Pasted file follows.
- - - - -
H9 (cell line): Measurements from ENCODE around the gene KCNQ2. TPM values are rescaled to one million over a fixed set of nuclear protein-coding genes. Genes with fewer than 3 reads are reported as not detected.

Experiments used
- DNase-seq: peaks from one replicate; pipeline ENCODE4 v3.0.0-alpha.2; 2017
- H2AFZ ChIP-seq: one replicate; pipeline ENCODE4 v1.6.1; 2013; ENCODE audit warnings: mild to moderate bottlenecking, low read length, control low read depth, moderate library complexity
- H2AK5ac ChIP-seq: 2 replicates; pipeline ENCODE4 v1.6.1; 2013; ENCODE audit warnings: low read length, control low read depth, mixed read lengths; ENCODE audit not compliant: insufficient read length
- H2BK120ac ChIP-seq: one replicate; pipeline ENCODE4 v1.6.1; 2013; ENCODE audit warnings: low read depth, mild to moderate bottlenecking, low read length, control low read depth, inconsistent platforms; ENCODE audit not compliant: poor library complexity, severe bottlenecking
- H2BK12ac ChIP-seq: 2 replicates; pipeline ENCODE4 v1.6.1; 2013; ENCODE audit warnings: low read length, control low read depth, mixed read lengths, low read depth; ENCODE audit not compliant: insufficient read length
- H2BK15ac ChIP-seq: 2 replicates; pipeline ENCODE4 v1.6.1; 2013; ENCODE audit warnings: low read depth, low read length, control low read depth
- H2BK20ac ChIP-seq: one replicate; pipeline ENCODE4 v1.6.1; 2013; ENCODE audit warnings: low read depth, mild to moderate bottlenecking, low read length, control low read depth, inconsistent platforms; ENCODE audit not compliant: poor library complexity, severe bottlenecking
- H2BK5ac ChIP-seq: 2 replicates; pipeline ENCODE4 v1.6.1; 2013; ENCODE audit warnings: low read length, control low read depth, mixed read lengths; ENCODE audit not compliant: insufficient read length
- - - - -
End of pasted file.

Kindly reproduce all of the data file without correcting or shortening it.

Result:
H9 (cell line): Measurements from ENCODE around the gene KCNQ2. TPM values are rescaled to one million over a fixed set of nuclear protein-coding genes. Genes with fewer than 3 reads are reported as not detected.

Experiments used
- DNase-seq: peaks from one replicate; pipeline ENCODE4 v3.0.0-alpha.2; 2017
- H2AFZ ChIP-seq: one replicate; pipeline ENCODE4 v1.6.1; 2013; ENCODE audit warnings: mild to moderate bottlenecking, low read length, control low read depth, moderate library complexity
- H2AK5ac ChIP-seq: 2 replicates; pipeline ENCODE4 v1.6.1; 2013; ENCODE audit warnings: low read length, control low read depth, mixed read lengths; ENCODE audit not compliant: insufficient read length
- H2BK120ac ChIP-seq: one replicate; pipeline ENCODE4 v1.6.1; 2013; ENCODE audit warnings: low read depth, mild to moderate bottlenecking, low read length, control low read depth, inconsistent platforms; ENCODE audit not compliant: poor library complexity, severe bottlenecking
- H2BK12ac ChIP-seq: 2 replicates; pipeline ENCODE4 v1.6.1; 2013; ENCODE audit warnings: low read length, control low read depth, mixed read lengths, low read depth; ENCODE audit not compliant: insufficient read length
- H2BK15ac ChIP-seq: 2 replicates; pipeline ENCODE4 v1.6.1; 2013; ENCODE audit warnings: low read depth, low read length, control low read depth
- H2BK20ac ChIP-seq: one replicate; pipeline ENCODE4 v1.6.1; 2013; ENCODE audit warnings: low read depth, mild to moderate bottlenecking, low read length, control low read depth, inconsistent platforms; ENCODE audit not compliant: poor library complexity, severe bottlenecking
- H2BK5ac ChIP-seq: 2 replicates; pipeline ENCODE4 v1.6.1; 2013; ENCODE audit warnings: low read length, control low read depth, mixed read lengths; ENCODE audit not compliant: insufficient read length